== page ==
Posted on: October 18, 2015
About witch hazel
Witch hazel comes from the shrub Hamamelis Virginiana that typically grows in North America. The leaves, bark, stem, and roots of the plant are used to make witch hazel extract. The extract was typically used in folk medicine to treat a variety of ailments. Some people ingested witch hazel to prevent stomach ailments and to relieve chronic stomach pain.
Both Livestrong and WebMD agree that witch hazel is effective for skin care use because of the anti-inflammatory properties of the liquid. It is effective against bacterial growth. They also agree that witch hazel is an appropriate treatment for:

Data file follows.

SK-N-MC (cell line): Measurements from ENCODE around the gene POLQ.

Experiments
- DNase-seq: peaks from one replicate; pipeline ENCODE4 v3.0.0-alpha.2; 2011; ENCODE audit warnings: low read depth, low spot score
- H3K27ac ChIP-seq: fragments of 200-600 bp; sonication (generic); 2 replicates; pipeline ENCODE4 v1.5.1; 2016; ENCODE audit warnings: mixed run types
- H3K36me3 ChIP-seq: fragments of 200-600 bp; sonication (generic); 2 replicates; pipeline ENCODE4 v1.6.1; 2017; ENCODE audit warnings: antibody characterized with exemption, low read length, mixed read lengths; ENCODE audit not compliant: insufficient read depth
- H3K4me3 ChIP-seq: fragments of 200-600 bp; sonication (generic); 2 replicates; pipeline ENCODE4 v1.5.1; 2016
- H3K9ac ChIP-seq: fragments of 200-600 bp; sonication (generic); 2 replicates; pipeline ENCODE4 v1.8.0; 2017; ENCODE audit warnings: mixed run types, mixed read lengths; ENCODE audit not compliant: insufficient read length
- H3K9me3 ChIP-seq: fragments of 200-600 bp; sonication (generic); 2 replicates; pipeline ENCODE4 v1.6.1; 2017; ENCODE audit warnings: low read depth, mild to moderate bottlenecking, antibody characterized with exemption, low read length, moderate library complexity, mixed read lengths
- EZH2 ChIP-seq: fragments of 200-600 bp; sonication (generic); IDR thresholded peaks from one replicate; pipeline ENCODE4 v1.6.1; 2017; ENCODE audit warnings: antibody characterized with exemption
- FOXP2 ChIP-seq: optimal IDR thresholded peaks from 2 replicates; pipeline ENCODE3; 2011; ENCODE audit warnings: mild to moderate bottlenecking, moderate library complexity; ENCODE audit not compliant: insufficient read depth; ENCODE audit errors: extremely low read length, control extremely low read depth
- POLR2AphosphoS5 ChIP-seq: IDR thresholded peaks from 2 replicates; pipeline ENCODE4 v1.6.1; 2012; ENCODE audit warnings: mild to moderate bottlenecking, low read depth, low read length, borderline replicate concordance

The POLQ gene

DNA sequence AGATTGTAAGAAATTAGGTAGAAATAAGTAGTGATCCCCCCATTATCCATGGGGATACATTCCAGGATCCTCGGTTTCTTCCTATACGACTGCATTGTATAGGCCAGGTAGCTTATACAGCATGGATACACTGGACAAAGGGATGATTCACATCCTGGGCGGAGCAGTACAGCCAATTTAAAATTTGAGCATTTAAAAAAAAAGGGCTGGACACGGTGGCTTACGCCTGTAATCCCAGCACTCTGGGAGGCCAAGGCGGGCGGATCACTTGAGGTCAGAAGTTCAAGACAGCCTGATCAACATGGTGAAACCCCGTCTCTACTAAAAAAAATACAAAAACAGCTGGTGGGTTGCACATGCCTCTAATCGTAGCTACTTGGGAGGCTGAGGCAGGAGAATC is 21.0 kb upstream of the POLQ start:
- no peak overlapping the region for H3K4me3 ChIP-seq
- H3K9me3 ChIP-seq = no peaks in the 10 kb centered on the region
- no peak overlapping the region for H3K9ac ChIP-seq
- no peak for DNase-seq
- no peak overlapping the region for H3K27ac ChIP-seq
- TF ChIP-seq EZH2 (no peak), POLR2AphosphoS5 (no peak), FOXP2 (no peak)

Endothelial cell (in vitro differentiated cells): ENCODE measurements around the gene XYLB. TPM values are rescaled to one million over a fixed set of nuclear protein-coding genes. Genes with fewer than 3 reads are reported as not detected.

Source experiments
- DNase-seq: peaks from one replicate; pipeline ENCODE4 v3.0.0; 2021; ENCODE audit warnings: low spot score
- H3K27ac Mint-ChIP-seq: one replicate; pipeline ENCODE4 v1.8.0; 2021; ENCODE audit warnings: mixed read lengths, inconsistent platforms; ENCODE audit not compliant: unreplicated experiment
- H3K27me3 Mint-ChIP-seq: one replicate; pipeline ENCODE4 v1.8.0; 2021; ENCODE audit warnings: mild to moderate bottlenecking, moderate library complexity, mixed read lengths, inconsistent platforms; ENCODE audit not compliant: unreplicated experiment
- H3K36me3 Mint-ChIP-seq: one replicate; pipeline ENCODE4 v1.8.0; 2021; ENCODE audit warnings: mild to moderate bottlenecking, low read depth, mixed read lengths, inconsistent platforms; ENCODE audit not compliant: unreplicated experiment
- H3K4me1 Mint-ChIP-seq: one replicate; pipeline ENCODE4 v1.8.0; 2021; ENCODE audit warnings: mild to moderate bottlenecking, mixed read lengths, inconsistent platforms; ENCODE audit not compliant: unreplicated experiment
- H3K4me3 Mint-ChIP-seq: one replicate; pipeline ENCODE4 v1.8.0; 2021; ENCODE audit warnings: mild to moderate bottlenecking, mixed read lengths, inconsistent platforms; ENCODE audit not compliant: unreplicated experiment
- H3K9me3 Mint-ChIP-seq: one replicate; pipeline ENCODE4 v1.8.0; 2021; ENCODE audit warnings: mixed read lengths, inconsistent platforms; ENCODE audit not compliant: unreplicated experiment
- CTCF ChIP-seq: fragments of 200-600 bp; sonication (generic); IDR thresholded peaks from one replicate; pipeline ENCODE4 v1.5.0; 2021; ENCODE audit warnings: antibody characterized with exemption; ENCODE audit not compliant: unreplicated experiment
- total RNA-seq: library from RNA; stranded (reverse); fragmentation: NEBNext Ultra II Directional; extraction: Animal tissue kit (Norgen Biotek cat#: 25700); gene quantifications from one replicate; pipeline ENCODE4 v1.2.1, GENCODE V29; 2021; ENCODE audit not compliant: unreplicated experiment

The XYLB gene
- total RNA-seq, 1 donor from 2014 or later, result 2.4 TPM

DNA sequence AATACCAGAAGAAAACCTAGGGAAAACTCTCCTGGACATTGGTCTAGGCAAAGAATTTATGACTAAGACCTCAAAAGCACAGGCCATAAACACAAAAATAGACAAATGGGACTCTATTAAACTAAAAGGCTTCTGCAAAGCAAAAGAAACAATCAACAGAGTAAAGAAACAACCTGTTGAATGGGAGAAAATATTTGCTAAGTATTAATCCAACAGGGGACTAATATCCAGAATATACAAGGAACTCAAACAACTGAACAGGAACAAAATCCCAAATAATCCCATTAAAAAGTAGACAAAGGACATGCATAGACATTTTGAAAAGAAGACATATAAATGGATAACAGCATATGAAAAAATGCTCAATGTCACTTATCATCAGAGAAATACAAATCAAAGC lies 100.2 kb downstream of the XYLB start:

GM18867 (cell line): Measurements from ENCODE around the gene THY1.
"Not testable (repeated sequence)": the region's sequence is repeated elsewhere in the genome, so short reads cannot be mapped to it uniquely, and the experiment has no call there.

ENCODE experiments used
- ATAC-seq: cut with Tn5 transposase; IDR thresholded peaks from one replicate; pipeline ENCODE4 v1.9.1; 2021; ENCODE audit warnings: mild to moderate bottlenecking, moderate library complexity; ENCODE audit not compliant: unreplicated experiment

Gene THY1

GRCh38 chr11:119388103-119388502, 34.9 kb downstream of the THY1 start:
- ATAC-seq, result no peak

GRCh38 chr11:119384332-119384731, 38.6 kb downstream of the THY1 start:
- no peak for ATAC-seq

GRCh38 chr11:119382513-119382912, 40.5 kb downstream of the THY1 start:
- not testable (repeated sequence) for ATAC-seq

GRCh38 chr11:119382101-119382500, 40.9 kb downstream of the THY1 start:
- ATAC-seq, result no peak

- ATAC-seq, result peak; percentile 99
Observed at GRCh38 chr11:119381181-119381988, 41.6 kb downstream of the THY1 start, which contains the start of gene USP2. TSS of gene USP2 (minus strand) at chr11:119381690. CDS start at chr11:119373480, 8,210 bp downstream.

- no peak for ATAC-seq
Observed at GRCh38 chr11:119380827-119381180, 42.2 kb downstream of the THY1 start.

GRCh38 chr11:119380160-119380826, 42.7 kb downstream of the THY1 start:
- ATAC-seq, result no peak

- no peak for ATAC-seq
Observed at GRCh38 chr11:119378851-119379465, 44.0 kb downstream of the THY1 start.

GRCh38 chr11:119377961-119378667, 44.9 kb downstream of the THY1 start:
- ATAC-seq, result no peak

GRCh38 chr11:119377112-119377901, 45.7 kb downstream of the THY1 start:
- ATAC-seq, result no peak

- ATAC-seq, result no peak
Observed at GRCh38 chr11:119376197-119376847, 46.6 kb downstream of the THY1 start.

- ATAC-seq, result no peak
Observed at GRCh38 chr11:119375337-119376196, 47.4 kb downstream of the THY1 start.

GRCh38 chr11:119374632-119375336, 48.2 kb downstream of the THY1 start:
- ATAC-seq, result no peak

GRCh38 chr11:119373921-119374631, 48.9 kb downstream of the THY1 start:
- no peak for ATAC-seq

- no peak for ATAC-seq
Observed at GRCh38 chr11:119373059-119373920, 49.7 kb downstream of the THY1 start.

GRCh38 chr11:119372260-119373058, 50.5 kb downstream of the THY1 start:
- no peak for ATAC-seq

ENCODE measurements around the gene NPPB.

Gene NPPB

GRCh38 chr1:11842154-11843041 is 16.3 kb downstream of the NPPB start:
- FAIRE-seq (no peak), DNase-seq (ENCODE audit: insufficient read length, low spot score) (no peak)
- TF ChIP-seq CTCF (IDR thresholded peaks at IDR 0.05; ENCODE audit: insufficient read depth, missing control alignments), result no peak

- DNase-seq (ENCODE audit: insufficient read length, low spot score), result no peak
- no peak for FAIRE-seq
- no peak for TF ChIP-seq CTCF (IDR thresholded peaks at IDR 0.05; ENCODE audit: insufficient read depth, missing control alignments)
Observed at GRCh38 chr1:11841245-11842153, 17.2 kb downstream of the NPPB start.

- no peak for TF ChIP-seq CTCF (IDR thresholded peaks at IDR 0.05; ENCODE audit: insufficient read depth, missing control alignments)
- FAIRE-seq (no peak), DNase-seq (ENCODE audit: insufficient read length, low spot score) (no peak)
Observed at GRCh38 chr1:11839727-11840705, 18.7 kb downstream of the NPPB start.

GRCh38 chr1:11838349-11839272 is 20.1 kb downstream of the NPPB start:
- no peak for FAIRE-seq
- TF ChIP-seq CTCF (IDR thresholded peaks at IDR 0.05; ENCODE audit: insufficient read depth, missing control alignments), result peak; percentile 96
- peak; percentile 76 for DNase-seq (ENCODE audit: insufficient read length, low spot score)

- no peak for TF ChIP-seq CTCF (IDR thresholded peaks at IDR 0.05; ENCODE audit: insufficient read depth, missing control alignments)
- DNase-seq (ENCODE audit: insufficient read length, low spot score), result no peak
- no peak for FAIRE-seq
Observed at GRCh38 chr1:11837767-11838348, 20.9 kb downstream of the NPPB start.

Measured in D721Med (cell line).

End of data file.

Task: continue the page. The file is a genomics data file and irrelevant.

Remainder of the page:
- Insect bites
- Minor burns
- Razor burn
- Skin tightener
- Possibly eczema, dermatitis, and other skin conditions
The usage of witch hazel has been said to help diarrhea, coughing up blood, colds, fevers, tuberculosis, bruises, and varicose veins, but there have been no scientific studies to prove those benefits. Taking witch hazel orally is not recommended. Never use witch hazel or any product near the eyes without talking to a doctor first.
Witch hazel usage is fine as long as it is for topical purposes only. Any other treatments have not been established by professional organizations and scientific studies. Witch hazel is very soothing to the skin making it a wonderful sun relief agent. Women who have had children say that it works very well for hemorrhoid use. Some have even mentioned that it compares to over-the-counter remedies they purchased. Witch hazel also has moisturizing components that make it a perfect item for daily use. It can be applied twice a day to lock in moisture from lotion or the water after showering.